At Invoca, we stand with the Black community against racism, hate, and violence. We are committed to equality and justice, not only within Invoca, but also in the broader community. We shared our support following the death of George Floyd, and while the statement is genuine, my personal belief is that words alone are not enough. They must be paired with clear courses of action to drive meaningful and measurable change.
As CEO, I am committed to driving that action at Invoca and want to share our plan publicly. Our objective in doing so is not to garner likes or kudos, but to be transparent in our aspirations, accountable for future results, and open to suggestions from others.
Over the past two weeks, we assembled a group of employees that crosses many teams, titles, and backgrounds to develop a plan of action that strengthens our diversity, equity, and inclusion initiatives in the workplace and supports the fight against racial injustice in our communities. While coming together to listen and learn from one another was an important first step, it will take more sustained efforts to enact positive and long-lasting change in our company and our communities. We have more work to do to achieve these goals, and the approach we are sharing today is the first step in a multi-year process. We will continue to evolve our approach as we learn from each other and understand how these actions are driving change.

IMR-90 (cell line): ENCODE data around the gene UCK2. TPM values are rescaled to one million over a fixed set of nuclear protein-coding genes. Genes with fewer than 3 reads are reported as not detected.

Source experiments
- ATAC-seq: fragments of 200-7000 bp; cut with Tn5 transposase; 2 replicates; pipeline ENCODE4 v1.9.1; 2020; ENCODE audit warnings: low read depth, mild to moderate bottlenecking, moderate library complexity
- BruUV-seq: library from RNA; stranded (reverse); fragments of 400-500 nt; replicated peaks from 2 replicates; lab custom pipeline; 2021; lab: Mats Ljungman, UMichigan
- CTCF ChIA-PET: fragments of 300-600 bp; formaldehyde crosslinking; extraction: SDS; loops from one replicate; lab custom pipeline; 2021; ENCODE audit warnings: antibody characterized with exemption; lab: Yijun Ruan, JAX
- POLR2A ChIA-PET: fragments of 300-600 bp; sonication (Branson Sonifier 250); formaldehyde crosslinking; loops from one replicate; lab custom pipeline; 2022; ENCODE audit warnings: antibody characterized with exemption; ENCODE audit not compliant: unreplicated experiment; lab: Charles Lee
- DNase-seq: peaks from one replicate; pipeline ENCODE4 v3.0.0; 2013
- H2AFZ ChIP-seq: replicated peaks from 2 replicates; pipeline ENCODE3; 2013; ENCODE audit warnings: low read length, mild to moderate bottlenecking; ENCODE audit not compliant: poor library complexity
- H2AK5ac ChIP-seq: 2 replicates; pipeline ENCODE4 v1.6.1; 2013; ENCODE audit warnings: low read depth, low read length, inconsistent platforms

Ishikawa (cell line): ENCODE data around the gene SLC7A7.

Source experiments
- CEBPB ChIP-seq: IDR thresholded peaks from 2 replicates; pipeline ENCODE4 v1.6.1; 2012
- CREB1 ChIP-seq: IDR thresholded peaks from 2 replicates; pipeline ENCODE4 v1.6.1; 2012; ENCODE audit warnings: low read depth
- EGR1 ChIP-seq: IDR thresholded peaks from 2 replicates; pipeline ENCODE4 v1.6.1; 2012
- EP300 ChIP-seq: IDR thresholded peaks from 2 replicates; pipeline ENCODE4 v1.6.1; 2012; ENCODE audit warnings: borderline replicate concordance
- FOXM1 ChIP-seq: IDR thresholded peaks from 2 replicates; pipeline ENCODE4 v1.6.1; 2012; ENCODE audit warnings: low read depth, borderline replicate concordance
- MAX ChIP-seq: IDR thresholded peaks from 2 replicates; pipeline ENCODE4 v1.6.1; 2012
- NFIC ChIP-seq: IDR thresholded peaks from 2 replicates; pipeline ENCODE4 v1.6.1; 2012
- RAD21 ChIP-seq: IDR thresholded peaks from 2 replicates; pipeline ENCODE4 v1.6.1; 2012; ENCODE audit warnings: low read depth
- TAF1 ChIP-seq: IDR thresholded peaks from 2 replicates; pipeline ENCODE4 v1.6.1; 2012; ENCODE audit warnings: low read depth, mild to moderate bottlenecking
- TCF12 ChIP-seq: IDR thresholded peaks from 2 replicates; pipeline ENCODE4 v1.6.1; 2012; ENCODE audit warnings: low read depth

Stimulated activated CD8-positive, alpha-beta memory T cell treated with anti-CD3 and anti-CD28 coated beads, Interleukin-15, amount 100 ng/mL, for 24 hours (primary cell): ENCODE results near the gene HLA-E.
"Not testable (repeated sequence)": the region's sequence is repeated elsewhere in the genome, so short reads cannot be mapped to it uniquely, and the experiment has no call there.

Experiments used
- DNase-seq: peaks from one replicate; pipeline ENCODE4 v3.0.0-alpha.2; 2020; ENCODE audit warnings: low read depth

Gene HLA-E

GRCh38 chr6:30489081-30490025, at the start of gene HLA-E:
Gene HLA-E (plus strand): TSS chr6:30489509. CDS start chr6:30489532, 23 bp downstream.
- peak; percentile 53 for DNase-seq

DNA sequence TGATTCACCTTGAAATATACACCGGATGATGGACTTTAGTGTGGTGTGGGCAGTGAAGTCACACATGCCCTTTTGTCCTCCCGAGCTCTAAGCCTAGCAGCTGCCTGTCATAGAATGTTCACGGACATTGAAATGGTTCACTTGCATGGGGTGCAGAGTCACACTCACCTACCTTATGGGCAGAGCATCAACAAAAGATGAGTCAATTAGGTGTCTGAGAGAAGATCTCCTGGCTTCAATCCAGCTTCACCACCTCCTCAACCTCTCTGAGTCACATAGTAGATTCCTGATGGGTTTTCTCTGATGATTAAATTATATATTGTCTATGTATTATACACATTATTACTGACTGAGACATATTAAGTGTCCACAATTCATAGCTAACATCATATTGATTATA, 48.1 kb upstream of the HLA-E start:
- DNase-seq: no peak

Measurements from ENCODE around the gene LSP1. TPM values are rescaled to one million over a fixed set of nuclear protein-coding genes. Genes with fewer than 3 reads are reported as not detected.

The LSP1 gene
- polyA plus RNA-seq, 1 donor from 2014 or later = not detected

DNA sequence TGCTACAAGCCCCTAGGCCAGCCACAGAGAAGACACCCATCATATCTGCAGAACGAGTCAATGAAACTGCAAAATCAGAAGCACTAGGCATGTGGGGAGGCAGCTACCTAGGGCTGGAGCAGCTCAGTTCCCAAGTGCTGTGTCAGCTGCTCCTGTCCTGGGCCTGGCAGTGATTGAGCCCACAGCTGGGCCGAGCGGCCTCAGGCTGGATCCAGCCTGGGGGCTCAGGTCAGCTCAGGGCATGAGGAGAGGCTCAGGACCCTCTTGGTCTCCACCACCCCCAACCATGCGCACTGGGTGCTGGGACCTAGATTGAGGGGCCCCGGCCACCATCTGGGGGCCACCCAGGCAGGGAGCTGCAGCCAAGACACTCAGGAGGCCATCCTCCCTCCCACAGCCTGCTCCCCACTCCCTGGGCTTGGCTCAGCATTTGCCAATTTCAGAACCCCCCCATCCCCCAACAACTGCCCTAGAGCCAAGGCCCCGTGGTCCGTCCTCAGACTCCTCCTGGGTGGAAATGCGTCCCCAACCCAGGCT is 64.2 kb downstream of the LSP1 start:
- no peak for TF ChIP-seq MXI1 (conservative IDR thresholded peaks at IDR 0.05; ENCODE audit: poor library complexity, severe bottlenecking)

Fostering Allyship and Anti-Racism
The success of this effort requires the energy, attention, and commitment of Invoca’s employees. As a starting point, Invoca will be strengthening our education and training initiatives and facilitate ongoing dialogue through:
- Regular, mandatory training for all Invocans on allyship and subliminal bias, led by an experienced advisor on diversity, equity, and inclusion.
- Facilitated group discussions for employees on anti-racism and allyship, along with a curated library of resources on these issues.
- A voluntary, company-sponsored “21-day anti-racism program” to initiate the process of driving systematic behavioral change.
Eliminating Bias in Hiring and Compensation
In addition to education, we need to improve the systems and processes that we use to recruit, hire, and compensate employees in order to achieve our diversity, equity, and inclusion goals.
We have made some progress in these areas over the past few years, including increasing female representation in the workforce and implementing processes to address any pay gaps tied to race and gender. However, there is more work to diversify our employee base and deliver equity in career advancement opportunities. To eliminate bias in our recruiting, hiring, and compensation processes at Invoca, we commit to:
- Requiring a diverse slate of candidates in every hiring process, so that underrepresented groups have an equal opportunity each time we recruit for a new position.
- Publishing a quarterly diversity report, both internally and externally, to inform current and prospective employees about the composition of our workforce.
- Ensuring there is racial and gender diversity within the teams working on “key project assignments,” which have high visibility across the company.
- Committing to racial and gender diversity at the board level, beginning with appointing a female board member this calendar year.
Promoting Community and Civic Participation